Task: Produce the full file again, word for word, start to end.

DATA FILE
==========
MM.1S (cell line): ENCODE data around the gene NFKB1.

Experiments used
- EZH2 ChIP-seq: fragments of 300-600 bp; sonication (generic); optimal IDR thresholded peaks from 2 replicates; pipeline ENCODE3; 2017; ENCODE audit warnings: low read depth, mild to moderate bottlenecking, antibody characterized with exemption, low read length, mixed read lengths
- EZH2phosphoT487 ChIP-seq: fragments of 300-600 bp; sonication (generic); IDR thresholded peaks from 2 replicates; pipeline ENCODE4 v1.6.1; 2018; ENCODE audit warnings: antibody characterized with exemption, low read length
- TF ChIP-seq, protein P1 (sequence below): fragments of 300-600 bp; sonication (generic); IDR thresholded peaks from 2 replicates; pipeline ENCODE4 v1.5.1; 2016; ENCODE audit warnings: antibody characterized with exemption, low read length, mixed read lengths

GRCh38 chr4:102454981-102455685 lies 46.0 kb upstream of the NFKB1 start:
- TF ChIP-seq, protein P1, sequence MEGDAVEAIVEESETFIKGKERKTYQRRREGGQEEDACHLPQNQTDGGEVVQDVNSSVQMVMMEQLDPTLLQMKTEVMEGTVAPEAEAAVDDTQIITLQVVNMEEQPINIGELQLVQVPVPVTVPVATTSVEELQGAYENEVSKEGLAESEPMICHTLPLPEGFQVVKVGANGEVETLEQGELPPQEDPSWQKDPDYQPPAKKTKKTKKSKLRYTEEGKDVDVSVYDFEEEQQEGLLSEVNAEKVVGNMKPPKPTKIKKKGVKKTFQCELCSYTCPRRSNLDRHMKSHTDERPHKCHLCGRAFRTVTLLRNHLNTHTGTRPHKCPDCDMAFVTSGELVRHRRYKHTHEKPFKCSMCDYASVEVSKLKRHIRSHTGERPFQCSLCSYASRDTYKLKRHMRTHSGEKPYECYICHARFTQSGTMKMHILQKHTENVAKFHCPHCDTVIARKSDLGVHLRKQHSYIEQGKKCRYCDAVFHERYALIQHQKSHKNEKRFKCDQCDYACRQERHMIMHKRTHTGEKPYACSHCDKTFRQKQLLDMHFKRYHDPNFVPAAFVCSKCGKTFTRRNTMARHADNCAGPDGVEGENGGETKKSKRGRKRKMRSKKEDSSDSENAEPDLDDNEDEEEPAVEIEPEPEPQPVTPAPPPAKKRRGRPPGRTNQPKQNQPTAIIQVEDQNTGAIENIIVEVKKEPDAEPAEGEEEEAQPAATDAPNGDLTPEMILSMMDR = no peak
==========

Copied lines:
MM.1S (cell line): ENCODE data around the gene NFKB1.

Experiments used
- EZH2 ChIP-seq: fragments of 300-600 bp; sonication (generic); optimal IDR thresholded peaks from 2 replicates; pipeline ENCODE3; 2017; ENCODE audit warnings: low read depth, mild to moderate bottlenecking, antibody characterized with exemption, low read length, mixed read lengths
- EZH2phosphoT487 ChIP-seq: fragments of 300-600 bp; sonication (generic); IDR thresholded peaks from 2 replicates; pipeline ENCODE4 v1.6.1; 2018; ENCODE audit warnings: antibody characterized with exemption, low read length
- TF ChIP-seq, protein P1 (sequence below): fragments of 300-600 bp; sonication (generic); IDR thresholded peaks from 2 replicates; pipeline ENCODE4 v1.5.1; 2016; ENCODE audit warnings: antibody characterized with exemption, low read length, mixed read lengths

GRCh38 chr4:102454981-102455685 lies 46.0 kb upstream of the NFKB1 start:
- TF ChIP-seq, protein P1, sequence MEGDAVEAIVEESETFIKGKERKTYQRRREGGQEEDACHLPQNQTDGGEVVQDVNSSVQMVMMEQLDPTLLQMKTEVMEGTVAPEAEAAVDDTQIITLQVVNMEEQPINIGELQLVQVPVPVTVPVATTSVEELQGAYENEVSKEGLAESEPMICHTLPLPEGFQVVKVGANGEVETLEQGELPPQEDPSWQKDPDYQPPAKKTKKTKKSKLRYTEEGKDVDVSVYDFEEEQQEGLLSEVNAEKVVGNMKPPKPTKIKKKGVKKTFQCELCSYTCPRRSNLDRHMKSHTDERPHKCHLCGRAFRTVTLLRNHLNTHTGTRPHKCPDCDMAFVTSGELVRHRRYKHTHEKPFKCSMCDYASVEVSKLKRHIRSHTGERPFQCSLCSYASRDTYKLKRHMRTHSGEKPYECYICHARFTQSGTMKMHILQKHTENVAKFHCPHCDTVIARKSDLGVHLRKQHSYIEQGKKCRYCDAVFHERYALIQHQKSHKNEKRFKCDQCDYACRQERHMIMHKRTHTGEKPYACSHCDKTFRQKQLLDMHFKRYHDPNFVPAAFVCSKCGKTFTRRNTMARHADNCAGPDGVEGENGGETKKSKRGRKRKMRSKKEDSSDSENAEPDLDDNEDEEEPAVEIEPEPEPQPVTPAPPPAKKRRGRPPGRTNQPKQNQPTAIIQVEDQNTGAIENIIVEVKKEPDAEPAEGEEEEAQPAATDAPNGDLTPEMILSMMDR = no peak